Can you recall a time when you didn’t feel stress?
Many of us wish for lives that are free from stress but, in fact, we do need stress in our lives, though stress can be either positive or negative.
Positive stress is the stress that gets us up in the mornings. We need this type of stress, or adrenaline to get us going, spur us on to do things and achieve our goals.
Negative stress places extra burdens on us, we begin to feel anxious, tired, drained. It’s when it turns into negative stress, that’s when the problems begin. Over the long term it can have detrimental effects on our bodies and minds.
So, with this in mind, how can we even start to think of reducing this negative stress?
Firstly, ask yourself, what the factors in your life are that are possibly causing the stress. Often it’s things like a demanding job, family or health issues and sometimes reducing these kinds of stresses is easier said than done. You cannot just remove these factors from your life.
But when it comes to how you behave within certain situations it can come as a surprise to learn that you can indeed change how you perceive these factors. Small changes can mean big improvements on your perception and then consequently have a positive outcome for you.
When looking at ways to reduce negative stress, there are several methods to choose from.
A complementary path
As a complementary health therapist I often deal with clients who suffer from negative stress issues. In addition to the suggestions above, there are complementary approaches you can use in order to try to relieve the effects this negative stress has on you at any time.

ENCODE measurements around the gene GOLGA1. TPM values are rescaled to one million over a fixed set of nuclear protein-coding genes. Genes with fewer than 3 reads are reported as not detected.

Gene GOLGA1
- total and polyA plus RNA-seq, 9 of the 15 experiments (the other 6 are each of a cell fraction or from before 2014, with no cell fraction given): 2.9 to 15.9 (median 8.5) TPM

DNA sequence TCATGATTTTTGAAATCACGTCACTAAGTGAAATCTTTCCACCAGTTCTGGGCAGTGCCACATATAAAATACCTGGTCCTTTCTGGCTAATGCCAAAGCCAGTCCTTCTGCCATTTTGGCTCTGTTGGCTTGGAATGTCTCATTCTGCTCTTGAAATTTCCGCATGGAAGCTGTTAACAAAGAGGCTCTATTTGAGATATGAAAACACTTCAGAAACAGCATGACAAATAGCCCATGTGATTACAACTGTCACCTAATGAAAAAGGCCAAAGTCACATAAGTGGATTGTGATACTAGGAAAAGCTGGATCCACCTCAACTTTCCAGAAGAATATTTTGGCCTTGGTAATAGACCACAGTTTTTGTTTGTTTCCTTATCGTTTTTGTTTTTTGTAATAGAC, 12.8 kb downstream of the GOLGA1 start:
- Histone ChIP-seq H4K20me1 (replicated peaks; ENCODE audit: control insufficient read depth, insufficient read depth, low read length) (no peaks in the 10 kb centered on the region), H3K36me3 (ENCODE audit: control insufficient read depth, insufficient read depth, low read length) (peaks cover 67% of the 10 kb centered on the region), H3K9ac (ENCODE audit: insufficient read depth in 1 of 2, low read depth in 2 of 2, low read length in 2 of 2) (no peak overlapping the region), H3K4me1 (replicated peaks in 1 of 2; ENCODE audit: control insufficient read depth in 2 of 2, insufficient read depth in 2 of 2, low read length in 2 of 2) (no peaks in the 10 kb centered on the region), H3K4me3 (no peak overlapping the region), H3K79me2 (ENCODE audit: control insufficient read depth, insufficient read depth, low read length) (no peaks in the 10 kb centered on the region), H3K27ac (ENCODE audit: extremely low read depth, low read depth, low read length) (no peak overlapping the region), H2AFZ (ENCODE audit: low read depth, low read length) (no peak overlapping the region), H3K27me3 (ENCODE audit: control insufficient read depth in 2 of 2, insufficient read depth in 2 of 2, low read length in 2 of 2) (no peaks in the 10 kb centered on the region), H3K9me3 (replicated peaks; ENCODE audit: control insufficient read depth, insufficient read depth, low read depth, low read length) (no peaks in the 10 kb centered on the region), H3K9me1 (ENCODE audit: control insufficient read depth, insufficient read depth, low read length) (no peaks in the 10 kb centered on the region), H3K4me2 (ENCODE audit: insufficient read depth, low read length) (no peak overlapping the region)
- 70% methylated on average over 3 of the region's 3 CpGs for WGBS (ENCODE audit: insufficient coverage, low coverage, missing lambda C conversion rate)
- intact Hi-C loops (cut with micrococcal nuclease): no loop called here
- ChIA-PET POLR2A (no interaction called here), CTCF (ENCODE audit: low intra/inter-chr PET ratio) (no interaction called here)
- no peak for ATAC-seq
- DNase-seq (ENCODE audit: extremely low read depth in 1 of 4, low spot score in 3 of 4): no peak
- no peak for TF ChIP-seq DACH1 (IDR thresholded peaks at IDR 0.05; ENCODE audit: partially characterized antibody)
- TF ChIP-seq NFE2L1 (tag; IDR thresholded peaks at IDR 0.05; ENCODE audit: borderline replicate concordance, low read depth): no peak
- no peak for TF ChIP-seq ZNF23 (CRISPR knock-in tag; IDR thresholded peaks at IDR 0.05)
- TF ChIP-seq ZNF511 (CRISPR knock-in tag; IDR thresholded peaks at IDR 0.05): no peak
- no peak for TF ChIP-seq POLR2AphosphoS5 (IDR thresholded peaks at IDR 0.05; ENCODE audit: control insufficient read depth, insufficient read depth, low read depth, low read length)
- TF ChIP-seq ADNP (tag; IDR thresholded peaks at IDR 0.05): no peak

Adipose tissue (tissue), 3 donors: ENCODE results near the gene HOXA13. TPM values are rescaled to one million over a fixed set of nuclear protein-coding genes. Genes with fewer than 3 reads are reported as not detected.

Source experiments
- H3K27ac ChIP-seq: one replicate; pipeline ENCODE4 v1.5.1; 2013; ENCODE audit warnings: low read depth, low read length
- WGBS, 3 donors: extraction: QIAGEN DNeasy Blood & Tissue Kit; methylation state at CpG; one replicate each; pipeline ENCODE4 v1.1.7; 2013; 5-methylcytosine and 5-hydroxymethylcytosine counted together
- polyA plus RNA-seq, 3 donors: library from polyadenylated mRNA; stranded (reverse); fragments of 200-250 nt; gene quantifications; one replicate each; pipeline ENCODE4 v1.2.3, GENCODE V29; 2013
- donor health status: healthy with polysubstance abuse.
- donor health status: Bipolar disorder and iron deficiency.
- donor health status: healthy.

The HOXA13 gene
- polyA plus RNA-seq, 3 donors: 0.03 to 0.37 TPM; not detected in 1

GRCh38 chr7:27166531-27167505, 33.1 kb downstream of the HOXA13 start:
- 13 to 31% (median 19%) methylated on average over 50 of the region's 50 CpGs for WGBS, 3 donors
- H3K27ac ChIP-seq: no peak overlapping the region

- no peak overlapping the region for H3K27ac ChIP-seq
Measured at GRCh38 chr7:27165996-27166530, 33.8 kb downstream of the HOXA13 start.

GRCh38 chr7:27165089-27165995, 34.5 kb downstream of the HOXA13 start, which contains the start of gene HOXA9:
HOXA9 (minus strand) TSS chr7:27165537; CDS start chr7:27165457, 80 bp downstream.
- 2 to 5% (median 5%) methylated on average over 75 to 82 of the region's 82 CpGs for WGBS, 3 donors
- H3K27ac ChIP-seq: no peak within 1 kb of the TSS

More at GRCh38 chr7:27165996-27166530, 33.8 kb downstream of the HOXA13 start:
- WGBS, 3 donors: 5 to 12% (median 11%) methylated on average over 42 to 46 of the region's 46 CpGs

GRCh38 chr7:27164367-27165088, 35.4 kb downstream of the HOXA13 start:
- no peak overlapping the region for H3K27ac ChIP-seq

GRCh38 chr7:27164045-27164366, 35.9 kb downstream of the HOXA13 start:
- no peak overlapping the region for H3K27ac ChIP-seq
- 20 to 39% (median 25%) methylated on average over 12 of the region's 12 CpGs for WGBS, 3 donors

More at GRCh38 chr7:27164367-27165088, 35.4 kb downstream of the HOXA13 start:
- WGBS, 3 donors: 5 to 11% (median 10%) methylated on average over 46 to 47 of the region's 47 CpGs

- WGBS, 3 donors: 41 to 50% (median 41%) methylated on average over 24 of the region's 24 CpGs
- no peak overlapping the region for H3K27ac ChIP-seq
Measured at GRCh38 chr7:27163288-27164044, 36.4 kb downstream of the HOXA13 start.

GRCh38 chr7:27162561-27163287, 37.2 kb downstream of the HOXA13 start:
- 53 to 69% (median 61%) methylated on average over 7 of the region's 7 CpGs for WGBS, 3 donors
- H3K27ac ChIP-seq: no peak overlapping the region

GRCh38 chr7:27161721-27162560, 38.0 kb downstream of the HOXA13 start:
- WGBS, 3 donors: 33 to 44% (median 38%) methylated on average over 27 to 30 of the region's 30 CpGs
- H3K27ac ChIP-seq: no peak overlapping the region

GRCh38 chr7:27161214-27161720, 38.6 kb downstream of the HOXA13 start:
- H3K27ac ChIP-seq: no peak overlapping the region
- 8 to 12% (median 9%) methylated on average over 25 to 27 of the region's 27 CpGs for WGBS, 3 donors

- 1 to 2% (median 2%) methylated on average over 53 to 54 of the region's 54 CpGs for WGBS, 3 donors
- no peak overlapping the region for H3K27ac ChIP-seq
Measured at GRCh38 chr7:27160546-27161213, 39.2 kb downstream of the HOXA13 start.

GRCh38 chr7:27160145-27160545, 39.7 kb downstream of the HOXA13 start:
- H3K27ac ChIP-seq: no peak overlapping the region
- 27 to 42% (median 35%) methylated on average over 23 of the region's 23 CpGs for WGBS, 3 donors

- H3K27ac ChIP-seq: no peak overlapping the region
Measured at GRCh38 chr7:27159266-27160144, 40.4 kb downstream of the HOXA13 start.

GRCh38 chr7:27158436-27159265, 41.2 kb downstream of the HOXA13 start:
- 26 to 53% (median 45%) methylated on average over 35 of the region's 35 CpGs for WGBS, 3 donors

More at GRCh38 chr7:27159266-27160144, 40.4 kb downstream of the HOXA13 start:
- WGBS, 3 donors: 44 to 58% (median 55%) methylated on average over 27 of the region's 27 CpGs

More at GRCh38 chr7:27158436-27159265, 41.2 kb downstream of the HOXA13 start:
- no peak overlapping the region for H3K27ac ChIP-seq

One such method is the renowned Bach Flower Remedies. There are 37 in total, and were first established by Dr Edward Bach. It is said that these potentised plant essences have the potential to mediate emotional states, from that Monday morning feeling to more extremes of jealousy, guilt, various anxiety states.
If you keep a diary for a week or so, writing down how you feel at certain times of the day, you may get a pattern of your most commonly occurring emotional states. This will help you choose your particular remedy to suit you. Once you have your remedy keep it handy and try just a few drops under the tongue when you feel these emotions arise, or dilute a few drops into a glass of water and sip throughout the day.
Some Bach Flower Remedies which comes to mind are larch, for confidence issues, hornbeam, for that having the early morning blues feeling, holly, for jealousy and coveting others lifestyles, white chestnut, for those who lie awake during the night with niggling worries.
The beauty of using these remedies is there are no known side effects. If you are still in doubt as to buying your own, you can always seek advice from a qualified Bach Flower Remedy practitioner.
Using aromatherapy can be of great benefit, too. Of course receiving massage can be very helpful in relaxing the mind and body in harmony. However you can also use essential oils to create scent which will penetrate through the nasal passages into the part of the brain which controls the emotions.
Essential oils which are commonly used for stress are lavender, chamomile and bergamot. Bergamot, in particular, is said to be a great uplifting oil, perfect for those experiencing mild depression, anxieties and general low mood. Combining these essential oils in an aromatherapy burner can provide a calming atmosphere around you, as well as scenting your environment with the most delicious of scents. Try these stress busting blends:
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